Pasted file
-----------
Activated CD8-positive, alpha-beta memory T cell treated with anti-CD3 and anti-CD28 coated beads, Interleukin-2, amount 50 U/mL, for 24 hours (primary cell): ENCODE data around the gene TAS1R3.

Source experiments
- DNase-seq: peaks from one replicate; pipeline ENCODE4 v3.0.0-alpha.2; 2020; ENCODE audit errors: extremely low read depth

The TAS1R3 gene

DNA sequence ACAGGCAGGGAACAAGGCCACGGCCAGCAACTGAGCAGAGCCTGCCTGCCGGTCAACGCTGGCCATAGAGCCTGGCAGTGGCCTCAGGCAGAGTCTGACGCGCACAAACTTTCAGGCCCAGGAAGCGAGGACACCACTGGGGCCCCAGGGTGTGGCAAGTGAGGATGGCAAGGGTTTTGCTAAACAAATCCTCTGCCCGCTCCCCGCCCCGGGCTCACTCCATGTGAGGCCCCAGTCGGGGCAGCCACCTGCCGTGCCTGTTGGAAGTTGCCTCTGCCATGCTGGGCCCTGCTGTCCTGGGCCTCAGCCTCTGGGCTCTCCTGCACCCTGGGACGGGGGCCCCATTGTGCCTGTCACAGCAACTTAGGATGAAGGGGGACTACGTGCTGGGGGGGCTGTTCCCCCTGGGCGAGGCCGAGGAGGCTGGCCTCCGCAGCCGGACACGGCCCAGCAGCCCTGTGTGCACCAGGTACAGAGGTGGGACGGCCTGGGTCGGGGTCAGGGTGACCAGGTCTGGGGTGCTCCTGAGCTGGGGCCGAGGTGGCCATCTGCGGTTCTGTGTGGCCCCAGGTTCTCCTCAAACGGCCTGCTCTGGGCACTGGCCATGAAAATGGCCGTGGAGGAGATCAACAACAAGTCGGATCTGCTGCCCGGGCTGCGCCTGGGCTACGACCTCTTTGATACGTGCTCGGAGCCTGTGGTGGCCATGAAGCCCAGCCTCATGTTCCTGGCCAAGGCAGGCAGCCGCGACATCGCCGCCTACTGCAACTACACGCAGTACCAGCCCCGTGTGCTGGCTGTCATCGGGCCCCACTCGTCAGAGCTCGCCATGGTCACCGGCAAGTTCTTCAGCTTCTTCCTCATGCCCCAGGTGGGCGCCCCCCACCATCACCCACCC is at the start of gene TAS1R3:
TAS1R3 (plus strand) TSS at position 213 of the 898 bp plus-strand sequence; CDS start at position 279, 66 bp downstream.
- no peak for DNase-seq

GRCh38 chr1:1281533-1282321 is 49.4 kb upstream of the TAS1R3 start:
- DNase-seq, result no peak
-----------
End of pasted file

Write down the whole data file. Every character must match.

Activated CD8-positive, alpha-beta memory T cell treated with anti-CD3 and anti-CD28 coated beads, Interleukin-2, amount 50 U/mL, for 24 hours (primary cell): ENCODE data around the gene TAS1R3.

Source experiments
- DNase-seq: peaks from one replicate; pipeline ENCODE4 v3.0.0-alpha.2; 2020; ENCODE audit errors: extremely low read depth

The TAS1R3 gene

DNA sequence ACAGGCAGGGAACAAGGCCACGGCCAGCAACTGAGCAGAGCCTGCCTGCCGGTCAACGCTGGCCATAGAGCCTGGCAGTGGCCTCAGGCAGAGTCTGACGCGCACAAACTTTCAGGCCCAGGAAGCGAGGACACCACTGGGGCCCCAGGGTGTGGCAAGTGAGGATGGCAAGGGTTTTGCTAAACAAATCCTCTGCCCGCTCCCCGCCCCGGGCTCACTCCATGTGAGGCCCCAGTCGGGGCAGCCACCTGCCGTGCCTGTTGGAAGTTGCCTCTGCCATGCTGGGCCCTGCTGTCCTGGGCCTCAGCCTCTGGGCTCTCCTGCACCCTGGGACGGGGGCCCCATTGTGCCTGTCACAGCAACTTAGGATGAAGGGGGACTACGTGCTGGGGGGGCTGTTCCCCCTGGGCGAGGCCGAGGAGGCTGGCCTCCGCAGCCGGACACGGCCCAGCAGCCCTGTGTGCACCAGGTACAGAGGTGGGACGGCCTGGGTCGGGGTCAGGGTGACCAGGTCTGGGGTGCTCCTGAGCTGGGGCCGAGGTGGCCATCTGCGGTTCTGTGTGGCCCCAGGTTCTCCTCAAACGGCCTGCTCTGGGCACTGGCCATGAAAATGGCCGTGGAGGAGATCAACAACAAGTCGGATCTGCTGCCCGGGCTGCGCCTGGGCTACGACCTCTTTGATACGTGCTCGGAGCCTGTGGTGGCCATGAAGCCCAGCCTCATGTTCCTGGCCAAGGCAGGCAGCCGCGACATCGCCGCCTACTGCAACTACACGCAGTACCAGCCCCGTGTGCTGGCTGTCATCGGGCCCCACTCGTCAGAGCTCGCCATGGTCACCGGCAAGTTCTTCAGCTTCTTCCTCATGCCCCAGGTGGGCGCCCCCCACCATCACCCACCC is at the start of gene TAS1R3:
TAS1R3 (plus strand) TSS at position 213 of the 898 bp plus-strand sequence; CDS start at position 279, 66 bp downstream.
- no peak for DNase-seq

GRCh38 chr1:1281533-1282321 is 49.4 kb upstream of the TAS1R3 start:
- DNase-seq, result no peak